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Optimising Antimicrobial Selection and Duration in the Treatment of Febrile Neutropenia in Children

Authors Morgan JE, Phillips B, Haeusler GM, Chisholm JC

Received 10 November 2020

Accepted for publication 11 February 2021

Published 30 March 2021 Volume 2021:14 Pages 1283—1293

DOI https://doi.org/10.2147/IDR.S238567

Checked for plagiarism Yes

Review by Single anonymous peer review

Peer reviewer comments 3

Editor who approved publication: Professor Suresh Antony


Jessica E Morgan,1,2 Bob Phillips,1,2 Gabrielle M Haeusler,3– 6 Julia C Chisholm7

1Centre for Reviews and Dissemination, University of York, Heslington, YO10 5DD, UK; 2Department of Paediatric Oncology, Leeds Teaching Hospitals NHS Trust, Leeds, LS1 3EX, UK; 3NHMRC National Centre for Infections in Cancer, Sir Peter MacCallum Department of Oncology, University of Melbourne, Parkville, Victoria, 3010, Australia; 4Sir Peter MacCallum Department of Oncology, University of Melbourne, Parkville, Victoria, 3010, Australia; 5Infection Diseases Unit, Department of General Medicine, Royal Children’s Hospital, Parkville, Victoria, 3168, Australia; 6Murdoch Children’s Research Institute, Parkville, Victoria, 3052, Australia; 7Royal Marsden Hospital and Institute of Cancer Research, Sutton, SM2 5PT, UK

Correspondence: Jessica E Morgan
Centre for Reviews and Dissemination, University of York, Heslington, YO10 5DD, UK
Tel +44 01904 321082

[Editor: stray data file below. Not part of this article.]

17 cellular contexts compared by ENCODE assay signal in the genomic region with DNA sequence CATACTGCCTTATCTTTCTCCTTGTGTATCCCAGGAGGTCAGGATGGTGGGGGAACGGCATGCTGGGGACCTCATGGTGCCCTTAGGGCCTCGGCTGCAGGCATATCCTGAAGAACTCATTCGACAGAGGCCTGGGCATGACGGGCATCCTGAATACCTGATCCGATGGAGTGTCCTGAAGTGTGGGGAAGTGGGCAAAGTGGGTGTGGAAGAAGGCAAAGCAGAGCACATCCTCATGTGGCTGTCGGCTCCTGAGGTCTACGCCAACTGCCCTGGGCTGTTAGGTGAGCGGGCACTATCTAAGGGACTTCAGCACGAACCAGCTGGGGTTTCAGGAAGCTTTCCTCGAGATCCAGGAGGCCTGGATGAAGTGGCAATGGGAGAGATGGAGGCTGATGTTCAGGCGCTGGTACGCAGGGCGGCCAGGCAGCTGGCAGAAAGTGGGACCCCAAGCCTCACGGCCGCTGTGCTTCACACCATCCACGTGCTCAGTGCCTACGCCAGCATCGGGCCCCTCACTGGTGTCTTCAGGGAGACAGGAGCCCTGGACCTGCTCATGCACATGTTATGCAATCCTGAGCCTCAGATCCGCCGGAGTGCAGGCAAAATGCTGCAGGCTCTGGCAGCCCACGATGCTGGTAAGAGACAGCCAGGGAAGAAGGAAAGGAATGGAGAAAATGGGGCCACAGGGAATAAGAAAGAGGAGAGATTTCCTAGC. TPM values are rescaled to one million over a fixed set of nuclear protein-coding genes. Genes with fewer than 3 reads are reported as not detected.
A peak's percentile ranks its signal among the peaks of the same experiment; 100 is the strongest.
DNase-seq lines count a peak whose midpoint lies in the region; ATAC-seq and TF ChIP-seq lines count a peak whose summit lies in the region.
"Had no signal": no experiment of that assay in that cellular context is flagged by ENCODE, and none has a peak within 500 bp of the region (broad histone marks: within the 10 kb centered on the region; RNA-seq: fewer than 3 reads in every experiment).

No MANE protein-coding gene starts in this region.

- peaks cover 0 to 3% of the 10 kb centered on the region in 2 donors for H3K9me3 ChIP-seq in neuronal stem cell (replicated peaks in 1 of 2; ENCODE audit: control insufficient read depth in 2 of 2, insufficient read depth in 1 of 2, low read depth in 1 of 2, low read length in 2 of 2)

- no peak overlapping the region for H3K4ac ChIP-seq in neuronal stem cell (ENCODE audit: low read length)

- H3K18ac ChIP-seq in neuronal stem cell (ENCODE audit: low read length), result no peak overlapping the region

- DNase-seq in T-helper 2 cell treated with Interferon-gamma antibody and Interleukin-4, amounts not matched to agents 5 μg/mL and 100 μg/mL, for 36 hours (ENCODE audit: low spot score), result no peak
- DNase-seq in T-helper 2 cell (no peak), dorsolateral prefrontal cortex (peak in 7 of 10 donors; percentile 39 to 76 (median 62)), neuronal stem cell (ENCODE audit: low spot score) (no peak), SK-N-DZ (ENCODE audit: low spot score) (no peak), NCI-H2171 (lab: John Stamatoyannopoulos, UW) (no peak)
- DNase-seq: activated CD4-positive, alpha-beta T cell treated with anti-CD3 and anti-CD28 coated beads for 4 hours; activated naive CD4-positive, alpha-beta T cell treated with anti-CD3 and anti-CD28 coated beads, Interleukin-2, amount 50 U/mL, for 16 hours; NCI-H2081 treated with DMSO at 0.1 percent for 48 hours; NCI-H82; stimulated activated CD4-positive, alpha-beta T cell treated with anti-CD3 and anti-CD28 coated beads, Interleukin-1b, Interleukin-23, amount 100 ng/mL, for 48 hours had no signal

Email [email protected]

Abstract: Febrile neutropenia (FN) is a frequent complication of cancer treatment in children. Owing to the potential for overwhelming bacterial sepsis, the recognition and management of FN requires rapid implementation of evidenced-based management protocols. Treatment paradigms have progressed from hospitalisation with broad spectrum antibiotics for all patients, through to risk adapted approaches to management. Such risk adapted approaches aim to provide safe care through incorporating antimicrobial stewardship (AMS) principles such as implementation of comprehensive clinical pathways incorporating de-escalation strategies with the imperative to reduce hospital stay and antibiotic exposure where possible in order to improve patient experience, reduce costs and diminish the risk of nosocomial infection. This review summarises the principles of risk stratification in FN, the current key considerations for optimising empiric antimicrobial selection including knowledge of antimicrobial resistance patterns and emerging technologies for rapid diagnosis of specific infections and summarises existing evidence on time to treatment, investigations required and duration of treatment. To aid treating physicians we suggest the key features based on current evidence that should be part of any FN management guideline and highlight areas for future research. The focus is on treatment of bacterial infections although fungal and viral infections are also important in this patient group.

Keywords: paediatric, febrile neutropenia, antimicrobials

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